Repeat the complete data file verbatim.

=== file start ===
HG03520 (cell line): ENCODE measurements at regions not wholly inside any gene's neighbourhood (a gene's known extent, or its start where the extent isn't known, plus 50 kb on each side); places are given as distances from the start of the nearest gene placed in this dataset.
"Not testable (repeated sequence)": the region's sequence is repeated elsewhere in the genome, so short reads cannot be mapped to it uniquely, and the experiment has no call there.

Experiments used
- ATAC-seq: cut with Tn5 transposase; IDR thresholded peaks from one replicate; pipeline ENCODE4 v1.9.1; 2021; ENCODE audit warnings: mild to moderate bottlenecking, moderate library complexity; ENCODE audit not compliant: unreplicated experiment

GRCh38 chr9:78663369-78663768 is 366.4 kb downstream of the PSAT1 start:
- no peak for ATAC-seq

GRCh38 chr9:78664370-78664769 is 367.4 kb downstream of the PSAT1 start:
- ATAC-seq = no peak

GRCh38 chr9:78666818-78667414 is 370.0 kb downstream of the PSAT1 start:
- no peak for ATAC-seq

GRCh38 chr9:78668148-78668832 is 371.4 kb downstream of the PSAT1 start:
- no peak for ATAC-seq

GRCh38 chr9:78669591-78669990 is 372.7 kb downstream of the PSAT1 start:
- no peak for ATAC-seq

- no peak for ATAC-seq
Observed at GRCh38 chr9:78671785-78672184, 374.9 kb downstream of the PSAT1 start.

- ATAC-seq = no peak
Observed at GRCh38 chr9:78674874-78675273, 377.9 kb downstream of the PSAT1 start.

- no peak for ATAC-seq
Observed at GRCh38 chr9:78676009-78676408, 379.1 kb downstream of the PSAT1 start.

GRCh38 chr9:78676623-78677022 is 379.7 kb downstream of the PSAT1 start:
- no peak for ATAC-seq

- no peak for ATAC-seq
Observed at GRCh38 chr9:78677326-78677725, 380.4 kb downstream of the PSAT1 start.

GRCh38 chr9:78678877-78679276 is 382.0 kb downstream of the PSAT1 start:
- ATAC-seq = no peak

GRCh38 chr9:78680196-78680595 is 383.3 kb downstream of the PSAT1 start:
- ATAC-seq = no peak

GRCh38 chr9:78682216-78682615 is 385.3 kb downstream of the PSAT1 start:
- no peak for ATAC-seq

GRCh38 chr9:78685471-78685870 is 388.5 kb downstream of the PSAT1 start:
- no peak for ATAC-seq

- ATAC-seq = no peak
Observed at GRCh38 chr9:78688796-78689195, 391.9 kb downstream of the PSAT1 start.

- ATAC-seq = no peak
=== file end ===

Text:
HG03520 (cell line): ENCODE measurements at regions not wholly inside any gene's neighbourhood (a gene's known extent, or its start where the extent isn't known, plus 50 kb on each side); places are given as distances from the start of the nearest gene placed in this dataset.
"Not testable (repeated sequence)": the region's sequence is repeated elsewhere in the genome, so short reads cannot be mapped to it uniquely, and the experiment has no call there.

Experiments used
- ATAC-seq: cut with Tn5 transposase; IDR thresholded peaks from one replicate; pipeline ENCODE4 v1.9.1; 2021; ENCODE audit warnings: mild to moderate bottlenecking, moderate library complexity; ENCODE audit not compliant: unreplicated experiment

GRCh38 chr9:78663369-78663768 is 366.4 kb downstream of the PSAT1 start:
- no peak for ATAC-seq

GRCh38 chr9:78664370-78664769 is 367.4 kb downstream of the PSAT1 start:
- ATAC-seq = no peak

GRCh38 chr9:78666818-78667414 is 370.0 kb downstream of the PSAT1 start:
- no peak for ATAC-seq

GRCh38 chr9:78668148-78668832 is 371.4 kb downstream of the PSAT1 start:
- no peak for ATAC-seq

GRCh38 chr9:78669591-78669990 is 372.7 kb downstream of the PSAT1 start:
- no peak for ATAC-seq

- no peak for ATAC-seq
Observed at GRCh38 chr9:78671785-78672184, 374.9 kb downstream of the PSAT1 start.

- ATAC-seq = no peak
Observed at GRCh38 chr9:78674874-78675273, 377.9 kb downstream of the PSAT1 start.

- no peak for ATAC-seq
Observed at GRCh38 chr9:78676009-78676408, 379.1 kb downstream of the PSAT1 start.

GRCh38 chr9:78676623-78677022 is 379.7 kb downstream of the PSAT1 start:
- no peak for ATAC-seq

- no peak for ATAC-seq
Observed at GRCh38 chr9:78677326-78677725, 380.4 kb downstream of the PSAT1 start.

GRCh38 chr9:78678877-78679276 is 382.0 kb downstream of the PSAT1 start:
- ATAC-seq = no peak

GRCh38 chr9:78680196-78680595 is 383.3 kb downstream of the PSAT1 start:
- ATAC-seq = no peak

GRCh38 chr9:78682216-78682615 is 385.3 kb downstream of the PSAT1 start:
- no peak for ATAC-seq

GRCh38 chr9:78685471-78685870 is 388.5 kb downstream of the PSAT1 start:
- no peak for ATAC-seq

- ATAC-seq = no peak
Observed at GRCh38 chr9:78688796-78689195, 391.9 kb downstream of the PSAT1 start.

- ATAC-seq = no peak